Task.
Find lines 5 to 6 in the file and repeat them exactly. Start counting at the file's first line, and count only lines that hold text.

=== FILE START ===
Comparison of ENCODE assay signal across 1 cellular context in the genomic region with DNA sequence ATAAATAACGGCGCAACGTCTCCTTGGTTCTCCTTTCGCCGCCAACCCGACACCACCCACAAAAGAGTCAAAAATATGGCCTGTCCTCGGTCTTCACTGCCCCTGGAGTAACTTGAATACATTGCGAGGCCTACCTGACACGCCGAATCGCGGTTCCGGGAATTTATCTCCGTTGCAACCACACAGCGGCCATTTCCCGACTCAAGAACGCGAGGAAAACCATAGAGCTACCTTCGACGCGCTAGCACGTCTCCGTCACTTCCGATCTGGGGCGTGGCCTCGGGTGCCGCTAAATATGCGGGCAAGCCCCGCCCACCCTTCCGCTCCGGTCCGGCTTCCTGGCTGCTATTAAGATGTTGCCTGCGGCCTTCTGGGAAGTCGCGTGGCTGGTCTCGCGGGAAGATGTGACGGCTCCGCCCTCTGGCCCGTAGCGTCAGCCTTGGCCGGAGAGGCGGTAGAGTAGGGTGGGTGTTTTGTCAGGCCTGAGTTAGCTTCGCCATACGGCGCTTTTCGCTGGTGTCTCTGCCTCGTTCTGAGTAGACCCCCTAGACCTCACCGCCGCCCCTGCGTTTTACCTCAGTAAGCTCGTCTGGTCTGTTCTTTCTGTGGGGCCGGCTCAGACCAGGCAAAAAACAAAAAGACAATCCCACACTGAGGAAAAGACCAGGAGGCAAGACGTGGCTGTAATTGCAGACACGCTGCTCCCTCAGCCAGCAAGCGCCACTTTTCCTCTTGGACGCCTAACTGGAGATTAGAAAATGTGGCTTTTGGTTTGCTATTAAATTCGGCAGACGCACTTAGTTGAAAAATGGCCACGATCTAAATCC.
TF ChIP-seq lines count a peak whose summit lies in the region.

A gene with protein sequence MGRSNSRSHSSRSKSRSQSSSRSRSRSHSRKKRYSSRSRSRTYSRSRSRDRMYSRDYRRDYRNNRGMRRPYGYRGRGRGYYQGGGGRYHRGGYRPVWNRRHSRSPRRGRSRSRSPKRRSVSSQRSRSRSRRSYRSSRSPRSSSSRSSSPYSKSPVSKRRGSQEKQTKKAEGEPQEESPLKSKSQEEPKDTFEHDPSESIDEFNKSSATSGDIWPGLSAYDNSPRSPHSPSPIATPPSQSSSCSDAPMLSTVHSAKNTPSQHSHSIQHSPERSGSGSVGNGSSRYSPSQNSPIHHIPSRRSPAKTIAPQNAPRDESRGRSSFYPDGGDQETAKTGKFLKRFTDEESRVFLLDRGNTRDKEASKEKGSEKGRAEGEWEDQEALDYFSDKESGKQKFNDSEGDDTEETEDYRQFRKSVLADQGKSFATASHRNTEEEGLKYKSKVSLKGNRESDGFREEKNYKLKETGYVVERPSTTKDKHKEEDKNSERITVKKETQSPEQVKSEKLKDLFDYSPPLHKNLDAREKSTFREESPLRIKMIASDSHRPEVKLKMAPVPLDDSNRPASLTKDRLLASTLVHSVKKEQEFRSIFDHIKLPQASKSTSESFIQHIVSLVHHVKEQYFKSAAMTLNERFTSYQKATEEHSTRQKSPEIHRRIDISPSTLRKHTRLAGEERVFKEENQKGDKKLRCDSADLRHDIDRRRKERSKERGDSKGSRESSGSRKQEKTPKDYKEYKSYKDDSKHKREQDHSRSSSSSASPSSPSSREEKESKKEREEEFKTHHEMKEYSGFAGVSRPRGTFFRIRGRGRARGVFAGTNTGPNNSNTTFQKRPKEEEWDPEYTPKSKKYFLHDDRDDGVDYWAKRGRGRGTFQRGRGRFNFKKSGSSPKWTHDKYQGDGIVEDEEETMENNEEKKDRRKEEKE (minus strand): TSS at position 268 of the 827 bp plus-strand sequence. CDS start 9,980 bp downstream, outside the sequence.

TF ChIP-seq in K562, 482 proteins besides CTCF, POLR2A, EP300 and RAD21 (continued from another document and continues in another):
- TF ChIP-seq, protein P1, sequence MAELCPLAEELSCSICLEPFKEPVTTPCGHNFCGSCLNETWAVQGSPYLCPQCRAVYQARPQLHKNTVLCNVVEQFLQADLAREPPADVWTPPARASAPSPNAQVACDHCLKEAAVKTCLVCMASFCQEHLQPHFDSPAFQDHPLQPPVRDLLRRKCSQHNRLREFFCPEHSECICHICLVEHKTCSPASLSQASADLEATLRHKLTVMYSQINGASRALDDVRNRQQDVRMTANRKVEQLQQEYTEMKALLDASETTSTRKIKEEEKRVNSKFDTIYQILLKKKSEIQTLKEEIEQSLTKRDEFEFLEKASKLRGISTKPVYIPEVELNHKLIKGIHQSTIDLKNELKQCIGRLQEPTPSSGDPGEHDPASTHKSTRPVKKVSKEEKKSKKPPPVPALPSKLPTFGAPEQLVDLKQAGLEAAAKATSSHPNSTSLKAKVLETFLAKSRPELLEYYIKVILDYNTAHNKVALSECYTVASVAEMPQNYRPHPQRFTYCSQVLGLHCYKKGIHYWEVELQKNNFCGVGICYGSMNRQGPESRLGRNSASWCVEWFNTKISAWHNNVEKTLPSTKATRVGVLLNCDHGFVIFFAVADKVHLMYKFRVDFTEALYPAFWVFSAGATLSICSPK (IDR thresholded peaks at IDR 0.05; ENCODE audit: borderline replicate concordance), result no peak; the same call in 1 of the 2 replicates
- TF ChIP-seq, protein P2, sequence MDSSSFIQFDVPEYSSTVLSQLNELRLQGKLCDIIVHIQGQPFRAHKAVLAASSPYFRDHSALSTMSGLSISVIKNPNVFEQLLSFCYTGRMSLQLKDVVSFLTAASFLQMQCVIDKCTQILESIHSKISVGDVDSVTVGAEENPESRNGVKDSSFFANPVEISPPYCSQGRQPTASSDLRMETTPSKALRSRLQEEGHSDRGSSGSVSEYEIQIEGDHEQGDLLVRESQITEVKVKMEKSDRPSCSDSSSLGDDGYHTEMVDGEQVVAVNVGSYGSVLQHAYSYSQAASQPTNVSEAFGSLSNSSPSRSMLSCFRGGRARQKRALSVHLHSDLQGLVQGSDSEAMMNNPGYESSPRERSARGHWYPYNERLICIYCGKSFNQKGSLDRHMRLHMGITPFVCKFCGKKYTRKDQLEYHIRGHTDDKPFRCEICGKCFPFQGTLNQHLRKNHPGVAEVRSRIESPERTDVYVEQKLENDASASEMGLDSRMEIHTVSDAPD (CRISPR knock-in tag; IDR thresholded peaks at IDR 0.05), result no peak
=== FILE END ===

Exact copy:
- TF ChIP-seq, protein P1, sequence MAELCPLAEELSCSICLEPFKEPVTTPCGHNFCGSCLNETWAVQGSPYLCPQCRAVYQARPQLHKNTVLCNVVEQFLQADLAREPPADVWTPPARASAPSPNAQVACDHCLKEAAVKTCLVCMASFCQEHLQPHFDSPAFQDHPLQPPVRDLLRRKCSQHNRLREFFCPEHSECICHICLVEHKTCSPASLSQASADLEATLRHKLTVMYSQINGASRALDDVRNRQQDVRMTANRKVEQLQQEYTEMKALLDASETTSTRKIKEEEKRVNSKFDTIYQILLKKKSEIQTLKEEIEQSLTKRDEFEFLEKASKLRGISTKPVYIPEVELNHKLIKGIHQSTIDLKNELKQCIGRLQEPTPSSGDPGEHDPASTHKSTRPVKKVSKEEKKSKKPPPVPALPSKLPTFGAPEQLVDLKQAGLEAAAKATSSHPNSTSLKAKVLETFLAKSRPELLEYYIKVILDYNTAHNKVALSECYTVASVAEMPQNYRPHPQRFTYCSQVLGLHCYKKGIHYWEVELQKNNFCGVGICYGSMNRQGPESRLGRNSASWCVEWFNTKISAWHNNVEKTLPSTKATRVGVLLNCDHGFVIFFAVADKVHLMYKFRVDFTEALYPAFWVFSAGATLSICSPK (IDR thresholded peaks at IDR 0.05; ENCODE audit: borderline replicate concordance), result no peak; the same call in 1 of the 2 replicates
- TF ChIP-seq, protein P2, sequence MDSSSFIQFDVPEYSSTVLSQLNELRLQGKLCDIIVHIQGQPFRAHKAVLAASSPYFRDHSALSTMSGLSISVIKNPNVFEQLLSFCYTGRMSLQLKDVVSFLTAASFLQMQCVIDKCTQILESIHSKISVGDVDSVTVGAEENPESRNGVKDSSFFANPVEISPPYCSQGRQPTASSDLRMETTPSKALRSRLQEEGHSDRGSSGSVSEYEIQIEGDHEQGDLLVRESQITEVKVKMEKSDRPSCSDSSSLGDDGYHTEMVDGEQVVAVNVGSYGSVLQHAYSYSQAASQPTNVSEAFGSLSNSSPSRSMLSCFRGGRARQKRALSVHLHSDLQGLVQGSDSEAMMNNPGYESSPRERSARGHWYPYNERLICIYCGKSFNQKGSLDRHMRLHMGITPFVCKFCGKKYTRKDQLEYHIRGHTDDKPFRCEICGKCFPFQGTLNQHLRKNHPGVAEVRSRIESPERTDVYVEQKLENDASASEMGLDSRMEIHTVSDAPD (CRISPR knock-in tag; IDR thresholded peaks at IDR 0.05), result no peak